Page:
If I’m ever feeling a little unwell or down in the dumps, this is the dish I make. I’ve been eating this my whole life.
- 200 g (1 cup) white long grain rice
- 2 litres unseasoned chicken stock or water
- 2 tbsp Tianjin preserved vegetable (available from Asian grocers), rinsed and chopped
- ½ tsp salt, plus extra to season
- 200 g pork mince
- 1 tsp grated ginger
- 1 tsp soy sauce
- 1 tbsp Shaoxing wine
- thinly sliced spring onions and ground white pepper, to serve
Garlic and onion oil
- 125 ml (½ cup) neutral flavoured oil
- 3 garlic cloves, roughly chopped
- 1 small brown onion, finely diced
Oven temperatures are for conventional; if using fan-forced (convection), reduce the temperature by 20˚C. | We use Australian tablespoons and cups: 1 teaspoon equals 5 ml; 1 tablespoon equals 20 ml; 1 cup equals 250 ml. | All herbs are fresh (unless specified) and cups are lightly packed. | All vegetables are medium size and peeled, unless specified. | All eggs are 55-60 g, unless specified.
- Wash the rice under running water and drain well. Place the rice, stock or water, preserved vegetable and salt into a large heavy-based saucepan. Bring to a low simmer, cover and simmer gently for 2-3 hours, stirring occasionally but particularly in the final hour as the congee thickens as it may catch on the bottom of the pot. You can add more water to the pan if you wish.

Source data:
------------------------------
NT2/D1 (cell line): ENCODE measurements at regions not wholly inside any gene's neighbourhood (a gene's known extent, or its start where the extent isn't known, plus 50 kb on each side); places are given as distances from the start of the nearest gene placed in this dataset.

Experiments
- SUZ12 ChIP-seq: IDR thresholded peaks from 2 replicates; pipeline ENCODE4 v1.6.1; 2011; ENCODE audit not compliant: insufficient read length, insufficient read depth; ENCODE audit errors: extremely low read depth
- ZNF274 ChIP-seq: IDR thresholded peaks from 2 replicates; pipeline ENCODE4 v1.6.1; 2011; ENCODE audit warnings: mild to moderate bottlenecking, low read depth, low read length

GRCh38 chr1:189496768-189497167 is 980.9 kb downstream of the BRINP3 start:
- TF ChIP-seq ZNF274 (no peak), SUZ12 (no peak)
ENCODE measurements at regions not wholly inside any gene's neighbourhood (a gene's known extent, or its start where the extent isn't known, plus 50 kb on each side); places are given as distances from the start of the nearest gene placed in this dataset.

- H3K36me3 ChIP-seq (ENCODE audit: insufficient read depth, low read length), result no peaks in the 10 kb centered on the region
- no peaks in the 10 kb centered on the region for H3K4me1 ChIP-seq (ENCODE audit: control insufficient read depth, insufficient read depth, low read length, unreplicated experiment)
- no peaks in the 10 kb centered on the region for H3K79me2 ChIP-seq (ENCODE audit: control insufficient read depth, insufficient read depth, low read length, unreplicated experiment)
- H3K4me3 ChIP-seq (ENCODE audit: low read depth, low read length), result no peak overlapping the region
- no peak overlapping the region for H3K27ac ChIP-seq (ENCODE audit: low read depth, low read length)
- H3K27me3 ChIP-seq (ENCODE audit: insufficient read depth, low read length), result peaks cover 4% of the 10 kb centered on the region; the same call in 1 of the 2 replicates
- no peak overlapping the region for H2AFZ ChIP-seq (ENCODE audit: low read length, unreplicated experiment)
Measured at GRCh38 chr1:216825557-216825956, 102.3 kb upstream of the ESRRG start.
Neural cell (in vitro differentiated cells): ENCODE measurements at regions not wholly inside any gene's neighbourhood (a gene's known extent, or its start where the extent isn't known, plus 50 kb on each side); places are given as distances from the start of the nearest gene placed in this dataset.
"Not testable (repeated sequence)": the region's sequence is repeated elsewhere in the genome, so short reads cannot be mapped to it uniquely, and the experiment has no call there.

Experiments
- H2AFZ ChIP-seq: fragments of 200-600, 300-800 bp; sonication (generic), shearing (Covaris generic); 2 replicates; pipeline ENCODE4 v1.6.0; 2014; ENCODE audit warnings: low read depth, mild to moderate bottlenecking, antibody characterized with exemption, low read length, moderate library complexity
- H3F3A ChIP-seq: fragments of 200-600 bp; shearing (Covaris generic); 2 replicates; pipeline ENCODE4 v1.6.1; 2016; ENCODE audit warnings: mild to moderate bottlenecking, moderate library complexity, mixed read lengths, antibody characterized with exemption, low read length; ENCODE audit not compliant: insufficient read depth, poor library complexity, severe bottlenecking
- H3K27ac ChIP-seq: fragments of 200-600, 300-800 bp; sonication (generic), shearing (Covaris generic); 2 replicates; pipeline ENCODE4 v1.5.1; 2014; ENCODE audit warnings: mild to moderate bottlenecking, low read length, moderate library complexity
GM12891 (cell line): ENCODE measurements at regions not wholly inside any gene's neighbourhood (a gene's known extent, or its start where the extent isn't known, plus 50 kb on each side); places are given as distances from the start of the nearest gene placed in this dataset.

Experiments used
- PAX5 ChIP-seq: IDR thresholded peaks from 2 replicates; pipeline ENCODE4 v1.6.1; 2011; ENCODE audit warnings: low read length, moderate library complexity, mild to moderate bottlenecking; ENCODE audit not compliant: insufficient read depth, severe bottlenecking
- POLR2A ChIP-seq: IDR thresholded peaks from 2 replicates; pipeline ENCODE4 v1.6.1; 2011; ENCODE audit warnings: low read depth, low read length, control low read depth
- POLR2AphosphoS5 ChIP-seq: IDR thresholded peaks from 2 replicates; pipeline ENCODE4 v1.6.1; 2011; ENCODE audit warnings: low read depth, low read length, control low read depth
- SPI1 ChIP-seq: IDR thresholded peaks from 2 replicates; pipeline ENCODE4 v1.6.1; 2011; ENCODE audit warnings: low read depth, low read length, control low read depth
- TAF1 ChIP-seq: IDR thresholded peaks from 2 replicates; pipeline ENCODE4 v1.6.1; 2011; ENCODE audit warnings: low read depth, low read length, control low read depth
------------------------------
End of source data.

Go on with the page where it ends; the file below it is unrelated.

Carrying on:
- Meanwhile, mix the pork mince with the ginger, soy sauce and Shaoxing wine and season well with salt. Roll into very small balls (around 1-2 cm diameter), place on a baking paper-lined tray and refrigerate until ready to cook. When the congee has about 30 minutes of cooking time left, add the meatballs to the congee to slowly poach through.
- For the garlic and onion oil, heat half the oil in a small saucepan over medium heat and fry the onion and garlic until lightly browned. Add the remaining oil, reduce the heat to low and cook for another 10 minutes to infuse the oil.
- To serve, check the congee for seasoning and adjust if necessary. Serve scattered with springs onions, drizzled with the garlic and onion oil and plenty of white pepper.
Adam Liaw cooks, laughs, and explores culture with some of Australia's most beloved in The Cook Up With Adam Liaw.
Photography by Adam Liaw.